4. Ordering/Sorting/Referencing. Each entry currently gets tagged with a unique thread ID. This allows linking to the exact post in a thread, not just the top of the thread. In Beta this is gone. It could be that the site decided to simply hide the post ID or it was removed. Either way, going to specific posts is something that is used very commonly by the community.

5. Eye candy. Most of us are not here for "eye candy" and many have allergic reactions to eye candy. Slashdot has a good mix currently. It's not as simple as the site starting with a r-e-d-i-t, which is good. That site has a reputation that keeps many of us away, and their format matches my attitude of them (s-i-m-p-l-e-t-o-n). At the same time, it's not like watching some other "news" sites with so much scrolling crap I can't read an article without getting a headache. The wasted space in beta for big bulky borders, sure smells like eye candy. Nothing buzzes or scrolls yet, but we can sense what's coming in a patch later.

The thing is, the community cares about Slashdot. We come here because we care. We submit stories because of that, we vote because of that, we moderate because of that, and we comment because of that. At the same time we realize that without the community Slashdot loses most of its value. We respect that we don't host the servers, backup the databases, or patch the servers. Slashdot/Dice provide the services needed for Slashdot.

It's a give give relationship, and we each get something in return. Slashdot gets tons of Search hits and lots of web traffic. We get a place to learn, teach, and occasionally vent.

Look, if you want to change default color scheme or make pre-made palettes for us to choose from, we would probably be okay with that. If you want to take away our ability to block ads by Karma, or move the ads to the left side of my browser window, I would be okay with those things too.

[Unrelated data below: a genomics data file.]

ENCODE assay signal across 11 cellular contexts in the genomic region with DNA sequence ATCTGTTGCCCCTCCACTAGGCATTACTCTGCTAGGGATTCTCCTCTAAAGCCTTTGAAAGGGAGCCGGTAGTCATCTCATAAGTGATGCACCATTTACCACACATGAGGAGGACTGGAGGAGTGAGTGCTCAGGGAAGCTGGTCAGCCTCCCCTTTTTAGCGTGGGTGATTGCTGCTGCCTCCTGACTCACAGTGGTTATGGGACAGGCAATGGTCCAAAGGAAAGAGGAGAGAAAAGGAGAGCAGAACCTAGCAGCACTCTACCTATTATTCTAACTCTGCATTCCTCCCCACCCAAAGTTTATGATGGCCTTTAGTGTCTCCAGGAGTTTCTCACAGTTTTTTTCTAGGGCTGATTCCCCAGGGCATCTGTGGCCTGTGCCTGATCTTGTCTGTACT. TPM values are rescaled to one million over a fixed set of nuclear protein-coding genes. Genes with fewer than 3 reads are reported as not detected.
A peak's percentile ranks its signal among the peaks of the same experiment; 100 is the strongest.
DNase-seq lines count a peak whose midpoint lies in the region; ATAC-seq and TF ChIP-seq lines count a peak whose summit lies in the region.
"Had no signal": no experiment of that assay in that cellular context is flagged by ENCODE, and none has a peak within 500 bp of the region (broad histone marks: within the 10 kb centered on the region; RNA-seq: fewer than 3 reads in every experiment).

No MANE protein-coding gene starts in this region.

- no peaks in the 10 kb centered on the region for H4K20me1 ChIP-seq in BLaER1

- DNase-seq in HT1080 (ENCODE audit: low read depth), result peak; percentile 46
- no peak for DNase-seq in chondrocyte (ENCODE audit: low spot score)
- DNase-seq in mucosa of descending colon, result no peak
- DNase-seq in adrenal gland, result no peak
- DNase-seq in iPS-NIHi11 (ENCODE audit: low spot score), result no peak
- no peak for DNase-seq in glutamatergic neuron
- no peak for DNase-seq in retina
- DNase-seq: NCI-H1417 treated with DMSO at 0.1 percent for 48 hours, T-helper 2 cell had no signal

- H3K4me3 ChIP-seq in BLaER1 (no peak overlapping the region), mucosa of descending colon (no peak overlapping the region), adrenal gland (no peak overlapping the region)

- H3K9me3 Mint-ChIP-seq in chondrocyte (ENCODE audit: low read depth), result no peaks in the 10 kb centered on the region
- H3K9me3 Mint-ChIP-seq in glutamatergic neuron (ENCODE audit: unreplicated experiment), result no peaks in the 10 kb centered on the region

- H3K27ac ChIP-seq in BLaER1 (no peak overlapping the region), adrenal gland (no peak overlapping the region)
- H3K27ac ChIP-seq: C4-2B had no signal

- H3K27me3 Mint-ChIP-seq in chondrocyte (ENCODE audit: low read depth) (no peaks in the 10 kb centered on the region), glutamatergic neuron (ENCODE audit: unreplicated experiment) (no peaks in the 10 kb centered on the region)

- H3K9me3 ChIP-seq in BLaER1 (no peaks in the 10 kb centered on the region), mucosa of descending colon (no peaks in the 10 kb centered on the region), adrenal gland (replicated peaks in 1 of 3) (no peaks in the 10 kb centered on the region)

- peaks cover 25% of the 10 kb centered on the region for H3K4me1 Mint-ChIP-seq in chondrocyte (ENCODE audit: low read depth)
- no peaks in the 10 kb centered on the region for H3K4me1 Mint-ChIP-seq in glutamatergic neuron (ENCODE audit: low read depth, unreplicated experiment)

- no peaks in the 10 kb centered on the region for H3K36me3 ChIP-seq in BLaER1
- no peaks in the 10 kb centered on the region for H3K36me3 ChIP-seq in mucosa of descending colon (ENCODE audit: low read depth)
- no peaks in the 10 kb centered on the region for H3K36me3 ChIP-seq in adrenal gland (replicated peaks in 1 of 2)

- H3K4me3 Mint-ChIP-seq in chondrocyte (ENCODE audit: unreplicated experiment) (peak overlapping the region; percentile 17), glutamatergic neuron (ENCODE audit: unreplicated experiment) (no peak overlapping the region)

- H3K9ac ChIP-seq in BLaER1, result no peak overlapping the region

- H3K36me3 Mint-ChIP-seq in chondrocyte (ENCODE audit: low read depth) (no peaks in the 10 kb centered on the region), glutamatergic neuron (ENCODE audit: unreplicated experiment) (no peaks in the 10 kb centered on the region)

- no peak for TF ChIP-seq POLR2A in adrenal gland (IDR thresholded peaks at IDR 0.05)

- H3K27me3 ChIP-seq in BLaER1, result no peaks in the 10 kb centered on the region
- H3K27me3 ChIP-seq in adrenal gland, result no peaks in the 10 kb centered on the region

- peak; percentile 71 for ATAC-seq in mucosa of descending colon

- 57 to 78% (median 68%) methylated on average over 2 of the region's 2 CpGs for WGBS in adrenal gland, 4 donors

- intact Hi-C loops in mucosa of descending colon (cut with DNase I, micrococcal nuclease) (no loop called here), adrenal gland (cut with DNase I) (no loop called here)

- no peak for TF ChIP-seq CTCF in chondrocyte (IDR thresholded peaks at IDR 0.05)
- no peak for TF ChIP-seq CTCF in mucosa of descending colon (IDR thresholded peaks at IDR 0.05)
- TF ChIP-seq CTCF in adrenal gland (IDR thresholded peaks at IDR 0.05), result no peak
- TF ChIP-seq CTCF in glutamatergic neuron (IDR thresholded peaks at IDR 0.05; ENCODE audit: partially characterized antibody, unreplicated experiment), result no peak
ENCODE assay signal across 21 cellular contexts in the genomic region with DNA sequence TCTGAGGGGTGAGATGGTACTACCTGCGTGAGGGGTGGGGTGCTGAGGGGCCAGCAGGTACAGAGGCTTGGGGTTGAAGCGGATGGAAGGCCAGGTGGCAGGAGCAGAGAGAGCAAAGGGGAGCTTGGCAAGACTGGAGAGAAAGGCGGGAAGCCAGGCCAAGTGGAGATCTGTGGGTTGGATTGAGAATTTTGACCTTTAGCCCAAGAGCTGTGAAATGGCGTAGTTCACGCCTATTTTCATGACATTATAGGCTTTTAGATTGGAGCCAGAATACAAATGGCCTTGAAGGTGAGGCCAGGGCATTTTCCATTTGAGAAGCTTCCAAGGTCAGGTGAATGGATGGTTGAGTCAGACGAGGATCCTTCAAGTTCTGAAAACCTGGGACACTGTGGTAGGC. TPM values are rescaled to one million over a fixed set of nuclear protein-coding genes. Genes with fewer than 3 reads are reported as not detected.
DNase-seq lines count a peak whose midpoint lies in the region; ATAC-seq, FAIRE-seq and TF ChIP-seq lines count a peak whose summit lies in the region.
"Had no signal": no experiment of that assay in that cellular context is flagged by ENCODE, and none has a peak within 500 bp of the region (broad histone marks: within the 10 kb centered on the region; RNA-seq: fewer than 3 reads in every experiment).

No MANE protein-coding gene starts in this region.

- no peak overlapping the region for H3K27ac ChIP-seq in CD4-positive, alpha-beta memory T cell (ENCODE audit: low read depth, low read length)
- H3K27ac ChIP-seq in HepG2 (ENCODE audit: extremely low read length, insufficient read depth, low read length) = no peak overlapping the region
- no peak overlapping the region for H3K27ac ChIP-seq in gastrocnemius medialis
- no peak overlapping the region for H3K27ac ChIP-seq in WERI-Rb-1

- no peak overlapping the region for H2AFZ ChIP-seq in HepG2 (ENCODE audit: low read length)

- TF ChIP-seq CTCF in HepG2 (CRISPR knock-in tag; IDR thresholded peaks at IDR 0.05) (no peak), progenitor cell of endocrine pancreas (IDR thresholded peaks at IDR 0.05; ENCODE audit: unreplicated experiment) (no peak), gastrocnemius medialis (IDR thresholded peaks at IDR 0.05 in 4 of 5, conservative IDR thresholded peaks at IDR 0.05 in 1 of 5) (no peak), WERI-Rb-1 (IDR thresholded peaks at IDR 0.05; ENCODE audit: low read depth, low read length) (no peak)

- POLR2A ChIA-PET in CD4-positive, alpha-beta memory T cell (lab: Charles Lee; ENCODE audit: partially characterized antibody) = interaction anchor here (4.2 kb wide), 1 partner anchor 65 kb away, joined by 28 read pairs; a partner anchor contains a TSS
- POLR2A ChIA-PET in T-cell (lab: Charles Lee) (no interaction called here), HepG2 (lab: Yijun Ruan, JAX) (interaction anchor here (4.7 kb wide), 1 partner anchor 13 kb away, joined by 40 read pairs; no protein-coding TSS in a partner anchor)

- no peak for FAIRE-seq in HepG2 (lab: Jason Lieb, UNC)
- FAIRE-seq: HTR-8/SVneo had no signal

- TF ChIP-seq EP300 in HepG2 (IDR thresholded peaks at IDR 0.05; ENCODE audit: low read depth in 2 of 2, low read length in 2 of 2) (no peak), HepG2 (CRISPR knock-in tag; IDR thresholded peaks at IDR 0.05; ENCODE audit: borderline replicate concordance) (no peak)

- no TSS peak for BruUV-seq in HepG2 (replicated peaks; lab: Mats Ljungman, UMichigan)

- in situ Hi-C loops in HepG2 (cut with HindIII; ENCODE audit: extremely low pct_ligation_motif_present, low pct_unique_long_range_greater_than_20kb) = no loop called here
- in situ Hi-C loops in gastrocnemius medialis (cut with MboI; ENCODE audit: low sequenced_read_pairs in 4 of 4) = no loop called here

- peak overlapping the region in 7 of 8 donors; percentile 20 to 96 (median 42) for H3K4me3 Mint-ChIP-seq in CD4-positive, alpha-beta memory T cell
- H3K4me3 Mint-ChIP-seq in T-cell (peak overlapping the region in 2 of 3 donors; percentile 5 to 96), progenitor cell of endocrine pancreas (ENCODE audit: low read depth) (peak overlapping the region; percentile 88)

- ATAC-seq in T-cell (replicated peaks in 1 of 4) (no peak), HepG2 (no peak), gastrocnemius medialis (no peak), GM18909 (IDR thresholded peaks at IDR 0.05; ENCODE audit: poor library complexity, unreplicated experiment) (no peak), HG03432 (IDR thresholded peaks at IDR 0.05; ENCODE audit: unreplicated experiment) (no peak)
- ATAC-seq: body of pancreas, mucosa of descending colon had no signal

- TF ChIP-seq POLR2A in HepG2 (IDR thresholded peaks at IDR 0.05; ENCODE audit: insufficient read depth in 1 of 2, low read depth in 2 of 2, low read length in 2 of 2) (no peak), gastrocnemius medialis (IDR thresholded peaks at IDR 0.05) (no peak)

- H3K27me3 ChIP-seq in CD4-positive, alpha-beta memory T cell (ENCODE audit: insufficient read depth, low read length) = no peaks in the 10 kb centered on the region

If you want to make drastic changes to how the site works, this is a different story all together. The reason so many are against Beta is that it breaks some of the fundamental parts of what makes Slashdot work.

User input until recently has not been acknowledged. The acknowledgment we have received is not from the people that are making the decision to push Beta live. We told people Beta was broken, what it lacked, and we were rather surprised to get a warning that Beta would be live despite what we told people. People are already making plans to leave, which means that Slashdot could fade away very soon.

Whether this was the goal for Dice or not remains to be seen. If it is, it's been nice knowing you but I won't be back. A partnership only works when there is mutual respect between the parties. A word of caution, us Nerds have good memories and lots of knowledge. The loss of Slashdot impacts all of Dice holdings, not just Slashdot. I boycott everything a company holds, not just the product group that did me wrong.

If that was not the goal of Dice, you should quickly begin communicating with the user base. What are the plans are to fix what Beta has broken? Why is Beta being pushed live with things broken? A "Sorry we have not been communicating!", and perhaps even a "Thank you" to the user base for helping make Slashdot a success for so many years."

+ - Ask Slashdot: What's there to like about the BETA?-> 7

Submitted by Narnie
Narnie (1349029) writes "I come to /. not for the nearly interesting pseudo-tech articles, but for the lively, self-moderated discussion. Today I'm bit surprised to see every discussion summarized to fuckbeta. Popping up all over the place there's discussions about beta and even alternatives being revived and created. As I tend not to RTFA, I haven't sampled the beta myself. So, I ask you guys, what's there to like about the BETA and what's there to loath?"
Link to Original Source

In these matters the only certainty is that there is nothing certain. -- Pliny the Elder